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Social Skills Training

Social Skills Training is not just for ASD kids!

I have been advocating for my son who is on the Autism Spectrum for many years. Middle School has taught him executive functioning skills, study skills, and basically how to be a student. He picked up on this pretty easily. Navigating social skills, that is a different story!

Social Skills is a skill that children on the Autism Spectrum really struggle with. For my son, the hard part is that he wants friends, many friends. He is the most positive, happy person I know and he is very friendly. In school, he was taught social skills by a BCBA, School Psychologist and a Speech and Language Pathologist. Social skills training and social skills groups are very common in schools and have fun names like, “Lunch Bunch.”

Great skills are taught in these social groups and my son learned them all. However, when it was time to implement them, it didn’t go so well. The most frustrating part for my son was that he did everything right, but some kids just didn’t want to be his friend. This was a hard concept for him to understand. Also, as much as he learned, his social interactions were still a bit awkward.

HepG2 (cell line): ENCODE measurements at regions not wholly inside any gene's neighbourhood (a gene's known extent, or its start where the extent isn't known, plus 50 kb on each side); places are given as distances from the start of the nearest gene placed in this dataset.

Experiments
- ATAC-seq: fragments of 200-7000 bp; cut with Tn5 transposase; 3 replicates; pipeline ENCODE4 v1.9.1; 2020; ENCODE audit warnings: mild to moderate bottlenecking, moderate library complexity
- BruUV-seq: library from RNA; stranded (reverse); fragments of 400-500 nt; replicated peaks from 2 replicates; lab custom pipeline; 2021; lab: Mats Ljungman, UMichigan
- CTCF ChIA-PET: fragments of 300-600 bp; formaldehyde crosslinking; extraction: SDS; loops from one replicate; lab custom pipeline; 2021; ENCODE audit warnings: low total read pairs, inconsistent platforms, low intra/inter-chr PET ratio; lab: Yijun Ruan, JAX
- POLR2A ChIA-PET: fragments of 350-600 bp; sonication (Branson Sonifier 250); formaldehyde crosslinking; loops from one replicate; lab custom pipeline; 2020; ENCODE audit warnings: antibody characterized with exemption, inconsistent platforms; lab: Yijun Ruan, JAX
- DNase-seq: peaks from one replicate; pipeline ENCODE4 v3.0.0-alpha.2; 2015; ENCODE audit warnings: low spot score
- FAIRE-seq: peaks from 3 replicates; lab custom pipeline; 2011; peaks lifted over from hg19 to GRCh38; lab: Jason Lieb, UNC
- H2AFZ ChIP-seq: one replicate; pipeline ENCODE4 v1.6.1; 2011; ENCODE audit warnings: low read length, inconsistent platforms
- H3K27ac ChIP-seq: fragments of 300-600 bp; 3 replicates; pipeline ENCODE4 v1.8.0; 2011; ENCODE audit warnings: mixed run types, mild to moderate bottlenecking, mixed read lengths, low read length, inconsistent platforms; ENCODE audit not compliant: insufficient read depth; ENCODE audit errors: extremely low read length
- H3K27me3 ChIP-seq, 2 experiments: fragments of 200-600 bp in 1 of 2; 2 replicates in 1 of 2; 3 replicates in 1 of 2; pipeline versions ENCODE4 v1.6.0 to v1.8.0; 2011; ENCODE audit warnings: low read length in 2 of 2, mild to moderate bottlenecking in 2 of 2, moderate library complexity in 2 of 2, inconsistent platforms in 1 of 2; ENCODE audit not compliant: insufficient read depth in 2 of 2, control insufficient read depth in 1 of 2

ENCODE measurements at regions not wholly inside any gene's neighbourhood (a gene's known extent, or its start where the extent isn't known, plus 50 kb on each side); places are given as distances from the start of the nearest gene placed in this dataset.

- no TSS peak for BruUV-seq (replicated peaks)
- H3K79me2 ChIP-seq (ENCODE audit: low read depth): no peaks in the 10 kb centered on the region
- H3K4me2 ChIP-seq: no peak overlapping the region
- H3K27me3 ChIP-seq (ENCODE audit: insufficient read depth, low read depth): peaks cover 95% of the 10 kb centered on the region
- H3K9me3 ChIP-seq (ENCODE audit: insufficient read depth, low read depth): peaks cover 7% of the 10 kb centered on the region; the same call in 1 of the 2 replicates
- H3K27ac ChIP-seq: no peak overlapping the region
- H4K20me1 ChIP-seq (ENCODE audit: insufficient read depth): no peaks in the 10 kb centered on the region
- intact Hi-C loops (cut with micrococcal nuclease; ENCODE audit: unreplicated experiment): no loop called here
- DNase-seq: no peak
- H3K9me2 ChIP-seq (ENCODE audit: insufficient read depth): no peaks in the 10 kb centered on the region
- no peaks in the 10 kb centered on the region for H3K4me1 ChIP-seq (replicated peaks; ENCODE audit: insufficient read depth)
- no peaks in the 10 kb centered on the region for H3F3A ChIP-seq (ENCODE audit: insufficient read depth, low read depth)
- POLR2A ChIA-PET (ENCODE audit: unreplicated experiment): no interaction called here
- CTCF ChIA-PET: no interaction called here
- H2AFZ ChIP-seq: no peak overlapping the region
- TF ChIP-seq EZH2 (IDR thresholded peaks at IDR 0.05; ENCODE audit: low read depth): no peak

What was the next step? Since my son was having a hard time generalizing his social skills from the group of role playing to actual social situations, I asked his school to have a qualified teacher to work with my son throughout the day and intercept these interactions and facilitate positive connections. Not only for my son, but for the typical children he was interacting with.


For my son, verbal reminders of personal space and on topic conversations were very helpful. For typical children, verbal reminders of, “Can you back up please, you are too close, Wait, we were talking about Movies not Dinosaurs, and even just a not now!” can go a long way. Typical children learned that what they say instead of their body language has a bigger impact with children on the spectrum. Children on the Autism Spectrum learned from real interactions from being redirected by their peers in a socially acceptable way.


This was a two way street. My son learned social skills and typical children learned how to interact with a child on the Autism Spectrum. Everyone not only learned communication skills, but learned to advocate for themselves. It was a win-win for everyone!

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